Florida Gov. Scott Wants to Eliminate Anthropology Majors
Monday, October 17, 2011
While declaring the need to get more students to study science and engineering, Florida Governor Rick Scott said he would like to shift state funding away from some degree programs, such as anthropology.
“If I’m going to take money from a citizen to put into education then I’m going to take that money to create jobs,” Scott said in an interview with the Sarasota Herald-Tribune. “So I want that money to go to degrees where people can get jobs in this state. Is it a vital interest of the state to have more anthropologists? I don’t think so.”
Later, during a radio interview with “The Marc Bernier Show,” he added of anthropology majors: “It’s a great degree if people want to get it. But we don’t need them here.”
The American Anthropological Association did not appreciate Scott’s remarks, and has requested a meeting with the governor.
“It is very unfortunate that you would characterize our discipline in such a short-sighted way...,” the association said in a letter. “Perhaps you are unaware that anthropologists are leaders in our nation’s top science fields, making groundbreaking discoveries in areas as varied as public health, human genetics, legal history, bilingualism, the African American heritage, and infant learning.”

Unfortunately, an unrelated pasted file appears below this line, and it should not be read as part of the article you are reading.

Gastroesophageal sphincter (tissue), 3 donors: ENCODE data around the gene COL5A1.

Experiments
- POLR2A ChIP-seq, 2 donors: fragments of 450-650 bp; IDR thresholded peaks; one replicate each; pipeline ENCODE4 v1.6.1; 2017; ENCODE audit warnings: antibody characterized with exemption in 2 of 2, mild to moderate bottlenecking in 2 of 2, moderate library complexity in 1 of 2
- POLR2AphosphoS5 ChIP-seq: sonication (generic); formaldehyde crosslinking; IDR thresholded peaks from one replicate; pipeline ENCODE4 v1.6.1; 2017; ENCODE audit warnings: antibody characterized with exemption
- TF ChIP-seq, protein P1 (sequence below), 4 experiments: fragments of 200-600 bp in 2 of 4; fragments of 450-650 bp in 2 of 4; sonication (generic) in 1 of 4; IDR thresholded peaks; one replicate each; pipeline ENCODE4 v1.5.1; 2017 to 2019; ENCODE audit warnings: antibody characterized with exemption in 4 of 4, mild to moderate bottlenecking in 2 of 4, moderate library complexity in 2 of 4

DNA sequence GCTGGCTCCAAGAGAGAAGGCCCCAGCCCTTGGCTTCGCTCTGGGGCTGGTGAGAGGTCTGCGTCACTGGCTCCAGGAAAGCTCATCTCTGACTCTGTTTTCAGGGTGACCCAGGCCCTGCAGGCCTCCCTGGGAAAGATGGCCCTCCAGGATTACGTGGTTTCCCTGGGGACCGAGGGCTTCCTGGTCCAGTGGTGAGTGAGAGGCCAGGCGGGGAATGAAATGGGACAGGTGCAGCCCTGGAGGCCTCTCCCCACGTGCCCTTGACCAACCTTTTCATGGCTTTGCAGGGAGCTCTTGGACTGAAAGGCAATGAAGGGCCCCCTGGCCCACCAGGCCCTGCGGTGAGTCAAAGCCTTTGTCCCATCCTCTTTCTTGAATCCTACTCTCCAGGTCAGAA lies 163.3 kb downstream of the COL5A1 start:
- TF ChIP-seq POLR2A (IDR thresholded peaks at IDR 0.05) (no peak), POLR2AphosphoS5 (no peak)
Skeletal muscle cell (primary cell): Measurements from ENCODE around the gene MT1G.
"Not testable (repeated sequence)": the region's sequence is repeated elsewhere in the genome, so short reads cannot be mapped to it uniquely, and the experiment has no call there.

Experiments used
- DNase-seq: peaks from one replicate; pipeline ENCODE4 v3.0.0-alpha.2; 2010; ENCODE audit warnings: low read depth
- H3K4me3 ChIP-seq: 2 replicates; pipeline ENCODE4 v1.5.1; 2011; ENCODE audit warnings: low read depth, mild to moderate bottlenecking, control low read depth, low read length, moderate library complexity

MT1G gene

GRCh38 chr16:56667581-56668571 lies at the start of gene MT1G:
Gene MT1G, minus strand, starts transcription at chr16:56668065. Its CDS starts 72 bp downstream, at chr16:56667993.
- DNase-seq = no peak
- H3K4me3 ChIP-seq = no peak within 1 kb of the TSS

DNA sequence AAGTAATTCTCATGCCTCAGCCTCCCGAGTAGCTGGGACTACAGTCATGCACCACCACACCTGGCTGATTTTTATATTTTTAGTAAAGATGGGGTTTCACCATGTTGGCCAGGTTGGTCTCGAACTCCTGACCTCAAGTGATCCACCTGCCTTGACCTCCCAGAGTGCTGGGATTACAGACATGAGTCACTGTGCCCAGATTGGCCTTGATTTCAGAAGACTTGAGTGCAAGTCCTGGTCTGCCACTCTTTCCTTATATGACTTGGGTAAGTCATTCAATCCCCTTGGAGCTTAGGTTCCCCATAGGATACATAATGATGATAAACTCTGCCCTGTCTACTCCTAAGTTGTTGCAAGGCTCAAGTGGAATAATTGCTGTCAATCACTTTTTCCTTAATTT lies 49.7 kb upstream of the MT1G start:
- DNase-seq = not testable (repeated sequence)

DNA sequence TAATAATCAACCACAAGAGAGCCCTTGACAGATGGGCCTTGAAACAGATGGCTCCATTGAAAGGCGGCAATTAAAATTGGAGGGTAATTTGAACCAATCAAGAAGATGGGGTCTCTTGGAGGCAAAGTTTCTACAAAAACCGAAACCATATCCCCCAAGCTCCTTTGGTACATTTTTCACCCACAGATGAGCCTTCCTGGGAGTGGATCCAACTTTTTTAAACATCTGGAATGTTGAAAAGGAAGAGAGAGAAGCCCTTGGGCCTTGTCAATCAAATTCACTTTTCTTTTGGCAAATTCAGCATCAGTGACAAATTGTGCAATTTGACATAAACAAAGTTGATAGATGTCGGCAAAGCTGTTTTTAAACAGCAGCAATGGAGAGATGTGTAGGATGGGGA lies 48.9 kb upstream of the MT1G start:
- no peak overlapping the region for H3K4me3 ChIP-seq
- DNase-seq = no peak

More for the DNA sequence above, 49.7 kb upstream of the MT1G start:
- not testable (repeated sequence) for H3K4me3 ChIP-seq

Florida GOP vs. Social Science (by Scott Jaschik, Inside Higher Ed)
Scott: Florida Doesn't Need More Anthropology Majors (by Michael C. Bender, St. Petersburg Times)
- Top Stories
- Unusual News
- Where is the Money Going?
- U.S. and the World
- Appointments and Resignations
- Latest News
- Obama Has Overseen the Smallest Reduction in U.S. Nuclear Stockpile of Any Post-Cold War President
- V.A. Cut off Benefits of 4,200 Veterans They Wrongly Claimed Were Dead
- U.S. Government and Oil Company Trade Blame 12 Years into Gulf of Mexico Oil Leak that Could Last 100 Years
- Disconnect Persists between Trump’s Lack of Economic Bona Fides and His Supporters’ Belief in Them
- Republican-Backed Ohio Law Eliminating Early Voting Ruled Unconstitutional